Sparking Up the Grill

Memorial Day in the United States usually sparks the beginning of the “BBQ season” throughout the country. Parades were on display, families spent much-needed quality time together and glorious BBQ’s were grilled to perfection. We kept our BBQ simple. No homemade sauces, no 2 day marinades, no ribs, no 10-hour smoked pork or award-winning spice rubs.  Just an easy and simple gathering of food, charcoal and people to ring in the festive warm weather and great outdoors.IMG_4321 However, do not be fooled by the simplicity displayed here.  When it is time to throw down on some major BBQ, Smooth Vintage knows how to make your grill skills the talk of the neighborhood. Every smooth person should know how to put together a BBQ without creating a disaster (to yourself or others). IMG_4320

Below are a few pointers for a near flawless BBQ:

1.) Relax on the lighter fluid. Actually, don’t even use the stuff.  The worst, absolutely worst thing that can happen to a BBQ, next to undercooking the food, is having ALL the food taste as if it was marinated in lighter fluid.  We’ve all been to a cookout, BBQ hosted by a friend, family member or whoever that is a tad heavy-handed when it comes to that lighter fluid.  I’m talking about a good dousing of the stuff on the charcoal, a torrential rain of lighter fluid.  Don’t be that person.  There are many alternative methods to sparking up your grill rather than using lighter fluid. A mix of wood chips soaked in water and added to charcoal is one of the best options to go with.  It’s safer than lighter fluid and you can experiment with different wood chips to see which flavors work best for the food on your grill.  Chimney starters are a fantastic grill lighting accessory and will aid in your road to BBQ glory. Just place newspaper underneath the starter and charcoal on the inside and you are good to go within minutes. Remember humans have been staring fires for thousands of years and didn’t need lighter fluid then. Why should you?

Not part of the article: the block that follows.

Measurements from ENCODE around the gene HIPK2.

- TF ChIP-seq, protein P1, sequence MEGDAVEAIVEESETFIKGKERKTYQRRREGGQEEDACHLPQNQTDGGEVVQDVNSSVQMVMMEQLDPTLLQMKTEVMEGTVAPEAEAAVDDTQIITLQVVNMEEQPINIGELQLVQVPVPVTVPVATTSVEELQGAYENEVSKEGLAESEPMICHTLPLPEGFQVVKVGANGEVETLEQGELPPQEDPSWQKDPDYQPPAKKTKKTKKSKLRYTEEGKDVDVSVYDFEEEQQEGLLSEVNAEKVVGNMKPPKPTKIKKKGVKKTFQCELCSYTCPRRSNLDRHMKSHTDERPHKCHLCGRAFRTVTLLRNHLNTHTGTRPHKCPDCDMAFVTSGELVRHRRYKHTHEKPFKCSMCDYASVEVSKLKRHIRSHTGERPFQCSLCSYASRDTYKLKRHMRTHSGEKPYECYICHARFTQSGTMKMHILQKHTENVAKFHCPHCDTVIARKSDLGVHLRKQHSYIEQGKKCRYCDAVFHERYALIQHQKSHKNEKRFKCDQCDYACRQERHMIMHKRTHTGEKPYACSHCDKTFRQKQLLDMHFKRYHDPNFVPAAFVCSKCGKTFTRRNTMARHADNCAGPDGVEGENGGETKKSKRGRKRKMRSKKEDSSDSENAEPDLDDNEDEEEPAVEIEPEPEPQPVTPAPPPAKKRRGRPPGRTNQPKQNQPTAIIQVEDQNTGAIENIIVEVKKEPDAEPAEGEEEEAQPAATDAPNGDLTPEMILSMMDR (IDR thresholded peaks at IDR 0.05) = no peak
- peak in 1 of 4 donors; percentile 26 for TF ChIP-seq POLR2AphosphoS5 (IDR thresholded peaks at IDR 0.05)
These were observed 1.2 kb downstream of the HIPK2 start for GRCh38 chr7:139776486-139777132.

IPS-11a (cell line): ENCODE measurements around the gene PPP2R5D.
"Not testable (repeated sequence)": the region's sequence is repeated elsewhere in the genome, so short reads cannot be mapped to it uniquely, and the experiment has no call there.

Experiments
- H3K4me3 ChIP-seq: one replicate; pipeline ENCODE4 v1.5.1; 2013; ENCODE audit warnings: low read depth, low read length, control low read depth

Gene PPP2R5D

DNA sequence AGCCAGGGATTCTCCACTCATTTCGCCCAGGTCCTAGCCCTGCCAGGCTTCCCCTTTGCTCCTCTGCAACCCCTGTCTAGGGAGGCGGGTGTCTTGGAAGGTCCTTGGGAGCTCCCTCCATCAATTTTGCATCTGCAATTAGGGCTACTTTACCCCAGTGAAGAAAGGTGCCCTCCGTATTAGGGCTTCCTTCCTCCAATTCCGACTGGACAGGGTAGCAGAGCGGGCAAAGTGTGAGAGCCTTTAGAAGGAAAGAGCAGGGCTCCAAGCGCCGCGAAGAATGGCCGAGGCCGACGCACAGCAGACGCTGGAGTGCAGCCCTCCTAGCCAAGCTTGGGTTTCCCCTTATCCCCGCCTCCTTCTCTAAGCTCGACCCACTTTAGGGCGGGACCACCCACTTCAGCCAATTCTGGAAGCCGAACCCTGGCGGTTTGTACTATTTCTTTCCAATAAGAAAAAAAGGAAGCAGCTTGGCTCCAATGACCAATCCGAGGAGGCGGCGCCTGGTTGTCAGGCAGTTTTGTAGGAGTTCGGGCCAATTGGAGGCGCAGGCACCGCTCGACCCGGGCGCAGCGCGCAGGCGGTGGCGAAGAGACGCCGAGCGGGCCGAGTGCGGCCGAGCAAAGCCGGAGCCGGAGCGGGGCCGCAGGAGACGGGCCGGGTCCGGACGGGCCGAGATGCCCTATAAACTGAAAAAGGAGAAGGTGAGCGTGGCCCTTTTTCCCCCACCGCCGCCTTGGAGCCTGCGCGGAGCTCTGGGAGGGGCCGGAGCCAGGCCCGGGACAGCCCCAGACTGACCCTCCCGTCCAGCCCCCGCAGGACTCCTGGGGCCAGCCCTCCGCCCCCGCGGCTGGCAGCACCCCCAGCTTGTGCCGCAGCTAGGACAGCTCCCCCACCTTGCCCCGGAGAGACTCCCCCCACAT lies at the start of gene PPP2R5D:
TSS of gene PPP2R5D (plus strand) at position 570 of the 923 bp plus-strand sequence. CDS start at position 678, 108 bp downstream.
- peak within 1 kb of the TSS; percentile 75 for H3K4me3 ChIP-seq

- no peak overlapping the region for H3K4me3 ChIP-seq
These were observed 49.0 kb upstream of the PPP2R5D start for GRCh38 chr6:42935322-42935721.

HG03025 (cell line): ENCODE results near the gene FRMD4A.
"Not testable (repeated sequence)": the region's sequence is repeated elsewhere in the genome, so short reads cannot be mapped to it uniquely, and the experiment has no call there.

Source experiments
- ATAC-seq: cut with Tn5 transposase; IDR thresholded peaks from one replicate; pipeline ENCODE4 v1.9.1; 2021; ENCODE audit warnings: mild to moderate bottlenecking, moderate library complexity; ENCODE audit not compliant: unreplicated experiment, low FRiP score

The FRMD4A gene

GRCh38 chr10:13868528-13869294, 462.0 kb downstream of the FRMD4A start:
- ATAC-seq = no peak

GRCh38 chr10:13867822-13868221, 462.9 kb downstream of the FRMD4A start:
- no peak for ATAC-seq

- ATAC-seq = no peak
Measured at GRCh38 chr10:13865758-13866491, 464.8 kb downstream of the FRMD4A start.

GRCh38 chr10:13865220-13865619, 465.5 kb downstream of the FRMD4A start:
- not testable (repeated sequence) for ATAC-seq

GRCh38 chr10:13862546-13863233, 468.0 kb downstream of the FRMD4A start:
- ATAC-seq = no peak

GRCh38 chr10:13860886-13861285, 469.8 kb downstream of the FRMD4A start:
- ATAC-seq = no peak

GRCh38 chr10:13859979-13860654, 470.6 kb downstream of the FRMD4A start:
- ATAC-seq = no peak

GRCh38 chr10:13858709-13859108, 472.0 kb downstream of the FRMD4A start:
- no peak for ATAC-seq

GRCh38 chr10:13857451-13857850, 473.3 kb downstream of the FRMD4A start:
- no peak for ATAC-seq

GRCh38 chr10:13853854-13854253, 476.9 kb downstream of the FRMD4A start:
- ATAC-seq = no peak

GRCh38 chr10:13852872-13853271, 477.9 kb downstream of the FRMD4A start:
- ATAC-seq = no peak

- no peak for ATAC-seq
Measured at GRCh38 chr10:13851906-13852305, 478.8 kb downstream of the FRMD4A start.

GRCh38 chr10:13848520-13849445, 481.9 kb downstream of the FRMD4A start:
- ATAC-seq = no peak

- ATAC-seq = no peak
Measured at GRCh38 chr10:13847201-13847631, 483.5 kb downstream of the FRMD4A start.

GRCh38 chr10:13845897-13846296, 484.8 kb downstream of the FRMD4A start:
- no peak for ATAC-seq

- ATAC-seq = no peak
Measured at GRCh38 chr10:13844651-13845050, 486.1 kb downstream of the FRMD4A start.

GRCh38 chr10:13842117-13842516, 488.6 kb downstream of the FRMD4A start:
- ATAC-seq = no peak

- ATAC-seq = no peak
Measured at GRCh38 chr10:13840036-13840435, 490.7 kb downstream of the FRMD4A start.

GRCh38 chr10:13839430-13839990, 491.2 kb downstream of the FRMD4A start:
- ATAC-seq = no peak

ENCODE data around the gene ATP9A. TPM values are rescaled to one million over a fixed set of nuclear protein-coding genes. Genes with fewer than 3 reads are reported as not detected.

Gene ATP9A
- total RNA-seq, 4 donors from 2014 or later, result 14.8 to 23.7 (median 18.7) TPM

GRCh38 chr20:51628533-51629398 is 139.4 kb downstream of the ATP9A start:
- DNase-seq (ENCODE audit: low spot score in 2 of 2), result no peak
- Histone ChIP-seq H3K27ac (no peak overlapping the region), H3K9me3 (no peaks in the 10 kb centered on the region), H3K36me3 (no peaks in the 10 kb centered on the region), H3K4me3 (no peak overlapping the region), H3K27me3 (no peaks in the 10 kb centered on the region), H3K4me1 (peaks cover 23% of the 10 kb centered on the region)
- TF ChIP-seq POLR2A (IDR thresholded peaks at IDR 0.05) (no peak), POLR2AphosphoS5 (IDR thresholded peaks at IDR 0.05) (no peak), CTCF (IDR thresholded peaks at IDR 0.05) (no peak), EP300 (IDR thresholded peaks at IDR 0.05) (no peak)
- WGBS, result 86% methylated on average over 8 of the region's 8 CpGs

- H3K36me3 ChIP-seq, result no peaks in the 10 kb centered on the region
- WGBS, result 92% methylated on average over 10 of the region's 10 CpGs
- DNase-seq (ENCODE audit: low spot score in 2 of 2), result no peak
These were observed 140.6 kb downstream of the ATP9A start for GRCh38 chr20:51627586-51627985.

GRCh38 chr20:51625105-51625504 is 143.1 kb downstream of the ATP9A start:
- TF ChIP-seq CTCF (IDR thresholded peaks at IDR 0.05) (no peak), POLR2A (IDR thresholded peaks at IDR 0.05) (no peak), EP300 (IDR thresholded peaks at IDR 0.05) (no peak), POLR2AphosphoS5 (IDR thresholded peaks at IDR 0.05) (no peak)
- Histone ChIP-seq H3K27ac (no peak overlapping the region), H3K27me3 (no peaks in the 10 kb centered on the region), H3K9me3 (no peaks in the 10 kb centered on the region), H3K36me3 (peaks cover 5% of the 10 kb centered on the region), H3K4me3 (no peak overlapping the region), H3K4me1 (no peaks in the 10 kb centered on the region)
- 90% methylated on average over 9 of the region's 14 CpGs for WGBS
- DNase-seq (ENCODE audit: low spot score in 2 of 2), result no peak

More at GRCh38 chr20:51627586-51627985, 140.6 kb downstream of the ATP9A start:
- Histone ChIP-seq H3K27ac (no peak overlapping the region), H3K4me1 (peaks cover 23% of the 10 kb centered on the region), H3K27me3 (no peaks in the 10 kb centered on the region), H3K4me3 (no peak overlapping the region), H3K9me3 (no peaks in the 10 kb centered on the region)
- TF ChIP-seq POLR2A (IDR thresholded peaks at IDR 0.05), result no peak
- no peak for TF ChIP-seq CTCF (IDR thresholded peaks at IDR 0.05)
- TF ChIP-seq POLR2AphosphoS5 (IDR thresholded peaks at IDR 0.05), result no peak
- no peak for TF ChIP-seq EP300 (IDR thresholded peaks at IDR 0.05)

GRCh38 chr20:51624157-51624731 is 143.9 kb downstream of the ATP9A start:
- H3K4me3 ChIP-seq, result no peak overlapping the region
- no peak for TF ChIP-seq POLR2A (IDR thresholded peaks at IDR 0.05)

2.) Navigate the hot spots of your grill. It may sound strange but yes your grill has varying degrees of heat once the charcoal is ready for use.  The closer you are towards the center the more heat you’ll have and depending on what you are grilling you may not want too much heat to start out with.  Vegetable kabobs don’t need much grill time, you can place them in the center for a brief  period and then reposition them towards the outer sections of the grill. If you want to experiment with coal placement you can move the coals to the outer edges of the grill and leave the center open.  Place a drip pan in the open area and grill your food as normal.  This method (indirect) cooks the items on the grill at a slower pace and won’t sear your food as it cooks.

3.) Thermometers are your friend. Most of us just “guesstimate” as to when our grilled food has reached a suitable level for all to eat and enjoy.  Some wait until the chicken has clear juices, the burgers don’t ooze out too much or the corn has that ready smell.  By all means if you’ve been grilling for a while and that works more power to you.  However, being 100% sure the food is done with a thermometer sure beats out a night of food poisoning because your guesstimate was off a few degrees. The best world-class grill masters have no shame in using a thermometer and neither should you.

4.) Rotate, rotate, rotate. That is pretty self-explanatory.  Keeping an eye on your food and rotating it ever so often will maximize the heat and provide an overall taste to the food. However don’t overdo it because too much rotation will not give enough time for the heat to do its job.

5.) Rest your food.  The best flavors come together after they’ve had a chance to simmer and settle in once the heat has turned off. You can eat your grilled delicacies once you’ve immediately taken them off the grill but you’ve robbed yourself of a unique taste experience. Lasagna ALWAYS tastes better the next day it has been prepared, soup and chilis seem to taste more vibrant after they’ve mellowed out after the cooking has finished.  Same concept to consider when you have finished grilling your foods.  After cooking, place the food in an aluminum tray and cover the tray sith foil or just wrap up the food in foil for 5 – 10 minutes.  Guaranteed the meats will be even more delicious afterwards. More to come as the summer progresses and don’t be afraid to experiment with different styles of BBQ, sauces, wood chips and charcoal. Keep the grill sparking.